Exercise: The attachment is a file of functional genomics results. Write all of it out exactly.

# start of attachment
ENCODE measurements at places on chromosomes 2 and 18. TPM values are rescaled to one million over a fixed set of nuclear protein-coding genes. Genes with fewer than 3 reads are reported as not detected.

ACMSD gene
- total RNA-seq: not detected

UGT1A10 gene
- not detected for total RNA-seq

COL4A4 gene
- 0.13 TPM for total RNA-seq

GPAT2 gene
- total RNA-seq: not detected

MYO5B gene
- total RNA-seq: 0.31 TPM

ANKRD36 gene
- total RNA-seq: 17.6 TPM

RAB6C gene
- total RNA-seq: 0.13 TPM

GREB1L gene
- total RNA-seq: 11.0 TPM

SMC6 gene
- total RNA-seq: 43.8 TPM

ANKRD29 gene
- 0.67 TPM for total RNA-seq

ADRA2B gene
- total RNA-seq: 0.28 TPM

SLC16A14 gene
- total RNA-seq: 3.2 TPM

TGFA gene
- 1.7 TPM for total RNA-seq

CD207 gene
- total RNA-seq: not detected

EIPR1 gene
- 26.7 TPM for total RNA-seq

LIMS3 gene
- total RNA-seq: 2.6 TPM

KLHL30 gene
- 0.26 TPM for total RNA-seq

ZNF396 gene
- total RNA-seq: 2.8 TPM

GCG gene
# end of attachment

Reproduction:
ENCODE measurements at places on chromosomes 2 and 18. TPM values are rescaled to one million over a fixed set of nuclear protein-coding genes. Genes with fewer than 3 reads are reported as not detected.

ACMSD gene
- total RNA-seq: not detected

UGT1A10 gene
- not detected for total RNA-seq

COL4A4 gene
- 0.13 TPM for total RNA-seq

GPAT2 gene
- total RNA-seq: not detected

MYO5B gene
- total RNA-seq: 0.31 TPM

ANKRD36 gene
- total RNA-seq: 17.6 TPM

RAB6C gene
- total RNA-seq: 0.13 TPM

GREB1L gene
- total RNA-seq: 11.0 TPM

SMC6 gene
- total RNA-seq: 43.8 TPM

ANKRD29 gene
- 0.67 TPM for total RNA-seq

ADRA2B gene
- total RNA-seq: 0.28 TPM

SLC16A14 gene
- total RNA-seq: 3.2 TPM

TGFA gene
- 1.7 TPM for total RNA-seq

CD207 gene
- total RNA-seq: not detected

EIPR1 gene
- 26.7 TPM for total RNA-seq

LIMS3 gene
- total RNA-seq: 2.6 TPM

KLHL30 gene
- 0.26 TPM for total RNA-seq

ZNF396 gene
- total RNA-seq: 2.8 TPM

GCG gene